Regional Myocardial Contractility
The Elusive Phantom of Cardiology
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The characterization of myocardial function, both on the global but even more so on the regional level, remains an elusive art in cardiology—the holy grail for clinicians and researchers alike. Left ventricular (LV) ejection fraction (EF) is being widely used to define global function but has several drawbacks. As a ratio between stroke volume (SV) and end-diastolic volume (EDV), the interpretation of abnormal values or of changes in EF can be difficult or even misleading. Because the function of the ventricle is the delivery of blood to the circulation/organs at an adequate arterial pressure, SV is the more relevant parameter for ventricular function, certainly if measured at rest and during stress/exercise. But both a low and a high EF can deliver such an adequate SV wholly depending on the size of the ventricle, that is, EDV: a large ventricle does not require a high EF to deliver an adequate SV; similarly in normal ventricles as witnessed by the athlete’s heart. On the contrary, a small ventricle (low EDV) will require a high EF to deliver an adequate SV, with possible diastolic problems in consequence. The dependence of EF on loading conditions is another major issue in its interpretation, and the inclination to equate EF with intrinsic contractility is thus completely flawed.1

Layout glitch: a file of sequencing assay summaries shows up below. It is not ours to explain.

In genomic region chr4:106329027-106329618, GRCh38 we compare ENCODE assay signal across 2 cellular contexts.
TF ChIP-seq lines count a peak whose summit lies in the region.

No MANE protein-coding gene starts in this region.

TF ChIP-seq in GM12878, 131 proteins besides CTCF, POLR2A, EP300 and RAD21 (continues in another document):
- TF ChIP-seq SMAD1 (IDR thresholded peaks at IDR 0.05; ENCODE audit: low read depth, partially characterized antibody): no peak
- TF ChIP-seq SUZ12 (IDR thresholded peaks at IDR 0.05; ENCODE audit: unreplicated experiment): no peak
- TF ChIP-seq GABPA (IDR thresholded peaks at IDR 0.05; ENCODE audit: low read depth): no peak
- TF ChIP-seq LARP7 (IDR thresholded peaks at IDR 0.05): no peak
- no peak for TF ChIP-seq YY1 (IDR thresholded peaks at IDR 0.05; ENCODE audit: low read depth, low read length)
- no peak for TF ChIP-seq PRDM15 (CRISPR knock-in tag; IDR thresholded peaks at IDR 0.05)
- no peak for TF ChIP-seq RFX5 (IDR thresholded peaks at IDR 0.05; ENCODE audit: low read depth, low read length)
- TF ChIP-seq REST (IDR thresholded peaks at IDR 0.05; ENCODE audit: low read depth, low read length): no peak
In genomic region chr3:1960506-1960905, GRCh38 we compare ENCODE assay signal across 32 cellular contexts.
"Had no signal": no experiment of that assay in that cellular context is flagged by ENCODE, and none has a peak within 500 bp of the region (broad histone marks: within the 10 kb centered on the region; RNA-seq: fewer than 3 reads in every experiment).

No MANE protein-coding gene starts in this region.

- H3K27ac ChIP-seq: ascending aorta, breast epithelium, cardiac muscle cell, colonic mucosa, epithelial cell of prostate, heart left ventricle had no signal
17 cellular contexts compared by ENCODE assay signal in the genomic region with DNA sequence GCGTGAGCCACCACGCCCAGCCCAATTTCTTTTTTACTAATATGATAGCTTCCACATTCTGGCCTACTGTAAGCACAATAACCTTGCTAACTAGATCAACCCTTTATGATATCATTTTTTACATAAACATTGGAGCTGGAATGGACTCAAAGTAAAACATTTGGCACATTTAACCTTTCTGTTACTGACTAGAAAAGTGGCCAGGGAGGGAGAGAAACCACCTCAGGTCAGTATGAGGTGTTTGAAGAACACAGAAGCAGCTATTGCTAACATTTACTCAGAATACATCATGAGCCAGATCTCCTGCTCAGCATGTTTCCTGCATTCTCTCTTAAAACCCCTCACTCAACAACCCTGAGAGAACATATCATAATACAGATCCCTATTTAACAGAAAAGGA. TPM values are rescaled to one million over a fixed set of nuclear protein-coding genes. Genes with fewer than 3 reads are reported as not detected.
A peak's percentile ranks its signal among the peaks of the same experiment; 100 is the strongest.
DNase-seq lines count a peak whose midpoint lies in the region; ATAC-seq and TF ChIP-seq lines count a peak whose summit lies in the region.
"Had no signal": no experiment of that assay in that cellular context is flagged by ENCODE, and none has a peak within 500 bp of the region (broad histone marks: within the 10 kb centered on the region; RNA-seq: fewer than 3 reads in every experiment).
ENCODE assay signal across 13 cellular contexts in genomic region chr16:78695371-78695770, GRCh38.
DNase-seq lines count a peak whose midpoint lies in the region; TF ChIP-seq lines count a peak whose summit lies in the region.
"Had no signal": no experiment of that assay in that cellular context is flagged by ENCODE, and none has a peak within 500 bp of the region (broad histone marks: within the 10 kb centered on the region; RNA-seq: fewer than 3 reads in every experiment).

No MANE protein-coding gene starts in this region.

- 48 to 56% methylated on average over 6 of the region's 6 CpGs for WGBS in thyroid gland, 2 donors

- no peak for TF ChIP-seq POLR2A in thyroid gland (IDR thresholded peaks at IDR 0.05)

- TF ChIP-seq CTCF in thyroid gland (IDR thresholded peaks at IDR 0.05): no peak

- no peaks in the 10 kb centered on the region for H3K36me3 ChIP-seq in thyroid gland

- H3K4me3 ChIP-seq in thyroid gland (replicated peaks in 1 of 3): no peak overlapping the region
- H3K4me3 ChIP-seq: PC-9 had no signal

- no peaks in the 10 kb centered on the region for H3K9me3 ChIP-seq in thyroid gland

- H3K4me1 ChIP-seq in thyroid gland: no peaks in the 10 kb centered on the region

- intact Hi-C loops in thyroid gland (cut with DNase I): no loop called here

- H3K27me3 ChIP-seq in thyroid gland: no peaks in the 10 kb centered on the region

See Article by Espe et al
When the ventricle is damaged by a myocardial infarction (MI), the interpretation of myocardial function becomes even more difficult because variable compliance of tissue, bulging, and electric and mechanical dyssynchrony create internal shifts in blood, which, much as in mitral insufficiency, change the relationship between myocardial deformation and forward SV. Here, the evaluation of regional function becomes even more important.
In this issue of the journal, Espe et al2 report on a study of regional function after an MI in 62 …